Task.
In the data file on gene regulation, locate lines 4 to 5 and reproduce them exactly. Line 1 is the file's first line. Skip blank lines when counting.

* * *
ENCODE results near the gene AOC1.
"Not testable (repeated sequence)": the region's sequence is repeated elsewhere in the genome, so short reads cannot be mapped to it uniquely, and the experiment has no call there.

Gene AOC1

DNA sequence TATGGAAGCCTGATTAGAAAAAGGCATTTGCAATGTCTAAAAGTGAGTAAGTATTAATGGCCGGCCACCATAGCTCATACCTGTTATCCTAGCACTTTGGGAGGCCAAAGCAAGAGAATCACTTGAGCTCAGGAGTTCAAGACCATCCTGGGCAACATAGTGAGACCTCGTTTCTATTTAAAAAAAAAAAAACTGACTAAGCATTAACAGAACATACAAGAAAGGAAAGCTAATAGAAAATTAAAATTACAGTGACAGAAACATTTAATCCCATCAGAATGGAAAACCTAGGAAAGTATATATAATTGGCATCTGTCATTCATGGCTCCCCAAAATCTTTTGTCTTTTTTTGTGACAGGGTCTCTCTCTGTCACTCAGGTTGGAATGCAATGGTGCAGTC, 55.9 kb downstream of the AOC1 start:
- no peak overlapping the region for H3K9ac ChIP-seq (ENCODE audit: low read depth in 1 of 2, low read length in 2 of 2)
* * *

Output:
DNA sequence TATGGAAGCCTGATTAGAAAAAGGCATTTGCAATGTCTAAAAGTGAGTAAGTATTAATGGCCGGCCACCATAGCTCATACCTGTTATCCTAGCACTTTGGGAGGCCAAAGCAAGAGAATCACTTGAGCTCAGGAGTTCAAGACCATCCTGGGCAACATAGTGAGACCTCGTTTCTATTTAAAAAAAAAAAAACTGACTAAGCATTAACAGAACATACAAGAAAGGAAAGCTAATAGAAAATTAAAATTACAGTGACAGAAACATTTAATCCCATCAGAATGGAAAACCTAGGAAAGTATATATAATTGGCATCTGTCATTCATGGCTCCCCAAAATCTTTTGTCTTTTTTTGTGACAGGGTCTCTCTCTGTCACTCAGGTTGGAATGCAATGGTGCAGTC, 55.9 kb downstream of the AOC1 start:
- no peak overlapping the region for H3K9ac ChIP-seq (ENCODE audit: low read depth in 1 of 2, low read length in 2 of 2)